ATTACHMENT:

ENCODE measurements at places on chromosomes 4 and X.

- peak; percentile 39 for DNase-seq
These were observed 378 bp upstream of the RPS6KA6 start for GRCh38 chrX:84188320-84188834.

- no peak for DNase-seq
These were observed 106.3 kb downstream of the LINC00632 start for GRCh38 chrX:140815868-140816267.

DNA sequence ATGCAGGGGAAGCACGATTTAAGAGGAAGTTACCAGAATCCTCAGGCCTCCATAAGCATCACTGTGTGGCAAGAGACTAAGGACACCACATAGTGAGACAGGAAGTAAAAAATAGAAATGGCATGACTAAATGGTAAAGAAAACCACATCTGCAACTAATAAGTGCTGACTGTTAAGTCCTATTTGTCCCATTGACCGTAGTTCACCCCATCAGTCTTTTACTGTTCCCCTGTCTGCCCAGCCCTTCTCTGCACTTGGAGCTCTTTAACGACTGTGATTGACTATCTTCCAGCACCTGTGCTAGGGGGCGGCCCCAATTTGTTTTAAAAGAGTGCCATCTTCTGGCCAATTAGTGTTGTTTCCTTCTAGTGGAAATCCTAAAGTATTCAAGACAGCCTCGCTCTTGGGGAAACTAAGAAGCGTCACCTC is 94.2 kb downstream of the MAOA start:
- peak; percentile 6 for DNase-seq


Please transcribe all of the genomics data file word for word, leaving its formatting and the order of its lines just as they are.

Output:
ENCODE measurements at places on chromosomes 4 and X.

- peak; percentile 39 for DNase-seq
These were observed 378 bp upstream of the RPS6KA6 start for GRCh38 chrX:84188320-84188834.

- no peak for DNase-seq
These were observed 106.3 kb downstream of the LINC00632 start for GRCh38 chrX:140815868-140816267.

DNA sequence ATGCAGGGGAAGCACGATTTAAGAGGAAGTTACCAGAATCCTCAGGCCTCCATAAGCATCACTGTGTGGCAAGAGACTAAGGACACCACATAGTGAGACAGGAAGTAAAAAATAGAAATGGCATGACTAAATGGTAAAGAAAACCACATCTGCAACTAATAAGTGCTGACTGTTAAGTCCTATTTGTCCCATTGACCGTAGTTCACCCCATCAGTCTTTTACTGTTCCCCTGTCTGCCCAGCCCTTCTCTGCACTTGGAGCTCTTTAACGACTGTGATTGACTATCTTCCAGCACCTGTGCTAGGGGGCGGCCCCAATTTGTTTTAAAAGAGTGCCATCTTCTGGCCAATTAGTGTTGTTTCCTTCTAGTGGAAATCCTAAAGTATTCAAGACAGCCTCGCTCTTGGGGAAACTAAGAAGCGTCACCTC is 94.2 kb downstream of the MAOA start:
- peak; percentile 6 for DNase-seq